­toilet-with-phone-and-bird.JPGNew York, February 22­, 2010 - We submitted a somewhat indelicate proposal to the Minds in the Gutter competition on February 15, 2010. The competition was predicated on the following statement:

“Every time it rains in New York City, our combined sewer system gobbles up stormwater running off all hard surfaces - roadways, sidewalks, rooftops and parking lots - into the same network of pipes that carry our sewage. This system quickly reaches capacity, and the stormwater and sewage overflow into local waterways on the order of 27 billion gallons per year. This limits how New Yorkers can safely access the waterfront, and impairs our estuary ecosystem.”

While the competition was looking for solutions to the sewerage overflow problem from the field of civil engineering (e.g., enabling rain water to seep into the gutter and become groundwater), we saw an opportunity to point out how computer engineering could address the problem. Our solution combined a careful Internet of Things development of the toilets.nyc domain name with civic crowdsourcing. With our test project focused on cleaning Flushing Bay, we entitled our proposal The Flushing Community, see it here.

Being non-compliant with a strict reading of the guidelines, we’re hoping for an “outsider” or “best effort” award from S.W.I.M. judges. (Commons images courtesy of Patti Lowenhaupt and S.W.I.M.)

Learn more about our overall effort from our Wiki Home Page.

neighborhood.JPGNew York, February 21, 2010 - We had our fourth meeting on dotNeighborhoods, gathering at the Neighborhood Preservation Center on January 26. The meeting report and some photos of the attendees are now available.

The meeting began with a project overview from Connecting.nyc Inc.’s (CnI) executive director, followed by a report from the Hunter College Urban Affairs Workshop on their “Case Study: Neighborhoods in a Digital Era.” Their research focused on three areas: Identity, Content, and Governance. Read Hunter’s Executive Summary and download the full document details from here.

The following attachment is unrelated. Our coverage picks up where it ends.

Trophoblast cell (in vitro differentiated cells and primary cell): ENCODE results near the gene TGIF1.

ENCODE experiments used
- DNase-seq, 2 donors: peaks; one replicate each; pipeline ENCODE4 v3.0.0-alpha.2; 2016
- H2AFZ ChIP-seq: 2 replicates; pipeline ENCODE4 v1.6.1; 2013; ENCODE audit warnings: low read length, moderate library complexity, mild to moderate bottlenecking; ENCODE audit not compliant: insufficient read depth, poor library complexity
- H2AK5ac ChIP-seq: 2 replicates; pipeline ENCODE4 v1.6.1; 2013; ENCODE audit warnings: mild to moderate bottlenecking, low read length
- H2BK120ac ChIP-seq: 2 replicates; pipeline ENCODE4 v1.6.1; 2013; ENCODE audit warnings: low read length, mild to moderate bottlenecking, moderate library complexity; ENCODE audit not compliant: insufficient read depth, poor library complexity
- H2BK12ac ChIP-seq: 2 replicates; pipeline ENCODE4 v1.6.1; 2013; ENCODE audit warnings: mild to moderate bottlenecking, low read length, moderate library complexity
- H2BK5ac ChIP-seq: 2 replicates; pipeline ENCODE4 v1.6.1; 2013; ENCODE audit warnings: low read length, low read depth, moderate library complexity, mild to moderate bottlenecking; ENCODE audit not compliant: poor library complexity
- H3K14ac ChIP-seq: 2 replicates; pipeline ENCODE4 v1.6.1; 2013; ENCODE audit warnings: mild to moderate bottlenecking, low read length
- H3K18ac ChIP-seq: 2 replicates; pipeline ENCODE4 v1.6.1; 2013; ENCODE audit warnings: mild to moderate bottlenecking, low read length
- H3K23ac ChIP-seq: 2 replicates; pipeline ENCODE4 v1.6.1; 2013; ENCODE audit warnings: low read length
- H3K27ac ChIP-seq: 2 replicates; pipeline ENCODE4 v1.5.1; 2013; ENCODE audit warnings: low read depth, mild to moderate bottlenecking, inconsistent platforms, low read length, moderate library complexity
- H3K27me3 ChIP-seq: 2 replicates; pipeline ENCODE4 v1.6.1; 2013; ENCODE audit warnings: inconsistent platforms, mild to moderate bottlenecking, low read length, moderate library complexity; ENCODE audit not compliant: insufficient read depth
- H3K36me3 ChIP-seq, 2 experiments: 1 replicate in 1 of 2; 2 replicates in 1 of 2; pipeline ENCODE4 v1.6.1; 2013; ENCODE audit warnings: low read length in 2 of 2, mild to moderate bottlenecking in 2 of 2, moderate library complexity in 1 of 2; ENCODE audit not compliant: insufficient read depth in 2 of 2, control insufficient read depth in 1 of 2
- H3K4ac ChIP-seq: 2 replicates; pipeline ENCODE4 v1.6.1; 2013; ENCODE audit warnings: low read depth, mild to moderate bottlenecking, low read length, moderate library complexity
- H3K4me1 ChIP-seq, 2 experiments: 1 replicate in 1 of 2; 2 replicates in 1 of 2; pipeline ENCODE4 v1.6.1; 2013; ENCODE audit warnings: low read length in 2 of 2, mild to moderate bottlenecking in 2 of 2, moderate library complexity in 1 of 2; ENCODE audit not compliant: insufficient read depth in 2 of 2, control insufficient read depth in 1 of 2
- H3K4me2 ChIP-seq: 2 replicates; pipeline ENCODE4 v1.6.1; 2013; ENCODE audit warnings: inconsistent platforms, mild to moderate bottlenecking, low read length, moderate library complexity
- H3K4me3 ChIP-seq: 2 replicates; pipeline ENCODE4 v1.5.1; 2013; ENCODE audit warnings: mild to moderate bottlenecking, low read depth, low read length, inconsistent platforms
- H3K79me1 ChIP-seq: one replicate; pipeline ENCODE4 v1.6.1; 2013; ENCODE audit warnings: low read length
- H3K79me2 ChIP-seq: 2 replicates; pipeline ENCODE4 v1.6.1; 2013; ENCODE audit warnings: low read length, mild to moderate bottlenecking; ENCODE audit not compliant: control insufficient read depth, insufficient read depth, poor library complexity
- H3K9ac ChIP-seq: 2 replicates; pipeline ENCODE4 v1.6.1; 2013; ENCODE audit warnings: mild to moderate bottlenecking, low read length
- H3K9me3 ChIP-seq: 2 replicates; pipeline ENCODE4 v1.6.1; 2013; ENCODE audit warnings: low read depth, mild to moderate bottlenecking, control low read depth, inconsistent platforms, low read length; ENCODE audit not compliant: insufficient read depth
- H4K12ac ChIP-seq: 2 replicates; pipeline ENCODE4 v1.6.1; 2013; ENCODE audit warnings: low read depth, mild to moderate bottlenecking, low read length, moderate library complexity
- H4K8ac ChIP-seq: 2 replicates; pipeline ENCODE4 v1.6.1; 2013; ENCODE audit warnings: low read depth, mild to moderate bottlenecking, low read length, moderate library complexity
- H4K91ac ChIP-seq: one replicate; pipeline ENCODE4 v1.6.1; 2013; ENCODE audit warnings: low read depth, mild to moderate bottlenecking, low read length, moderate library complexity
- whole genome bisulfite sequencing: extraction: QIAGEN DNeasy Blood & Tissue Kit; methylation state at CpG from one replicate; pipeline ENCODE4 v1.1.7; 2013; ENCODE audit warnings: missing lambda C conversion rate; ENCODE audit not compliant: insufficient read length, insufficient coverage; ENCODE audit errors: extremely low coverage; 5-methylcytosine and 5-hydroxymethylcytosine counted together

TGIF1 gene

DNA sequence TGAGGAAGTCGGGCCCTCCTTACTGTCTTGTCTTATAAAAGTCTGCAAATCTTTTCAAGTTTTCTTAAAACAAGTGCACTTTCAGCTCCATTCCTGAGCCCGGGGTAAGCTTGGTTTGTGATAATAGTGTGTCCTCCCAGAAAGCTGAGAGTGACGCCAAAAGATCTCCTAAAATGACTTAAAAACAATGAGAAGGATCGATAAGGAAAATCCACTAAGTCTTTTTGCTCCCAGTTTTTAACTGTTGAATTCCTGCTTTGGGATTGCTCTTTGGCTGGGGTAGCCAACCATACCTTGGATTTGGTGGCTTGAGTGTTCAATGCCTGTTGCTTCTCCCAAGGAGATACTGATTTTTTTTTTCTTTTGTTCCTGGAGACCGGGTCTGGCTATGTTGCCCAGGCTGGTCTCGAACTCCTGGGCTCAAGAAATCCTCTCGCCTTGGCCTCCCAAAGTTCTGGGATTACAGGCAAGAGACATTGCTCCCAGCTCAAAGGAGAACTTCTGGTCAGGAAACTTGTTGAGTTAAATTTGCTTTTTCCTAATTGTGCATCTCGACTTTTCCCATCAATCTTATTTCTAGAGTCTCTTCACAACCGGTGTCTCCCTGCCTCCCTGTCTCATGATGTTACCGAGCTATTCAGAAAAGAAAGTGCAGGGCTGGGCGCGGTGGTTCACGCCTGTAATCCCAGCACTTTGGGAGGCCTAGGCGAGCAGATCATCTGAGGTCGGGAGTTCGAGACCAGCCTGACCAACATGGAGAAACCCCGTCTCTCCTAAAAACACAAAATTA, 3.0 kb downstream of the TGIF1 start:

Discussion followed with many suggestions and opinions expressed. As the meeting neared its conclusion, it was noted that while city hall has seen the wisdom of reserving the neighborhood domain names, it was not clear, should the current direction prevail, what it will take to have them released and developed in the public interest.

At the previous meeting it was suggested that an independent Ad Hoc group be formed to facilitate the dotNeighborhood’s development. Thomas Lowenhaupt, CnI executive director, reported that he’d had discussions about the formation of an independent organization and that legal assistance was available. He suggested that a statement of principles regarding the role and responsibilities of the dotNeighborhoods be drafted, refined, and endorsed by supporters via an Ad Hoc dotNeighborhood Trust. And that this statement of principles be refined and passed on to the City Council and Mayor. All agreed.

Following the meeting a draft “dotNeighborhoods Proclamation” was published on CnI’s wiki. With this post we invite public comment on that draft document. After wide circulation, comments, and refinement it is expected that an Ad Hoc dotNeighborhood Trust will endorse and present the Proclamation to our elected representatives for their thoughts, consideration, and assistance with developing the dotNeighborhoods.

Learn more about this initiative from the dotNeighborhoods wiki pages. (Commons image courtesy of sporkwrapper.)

Learn more about our overall effort from our Wiki Home Page.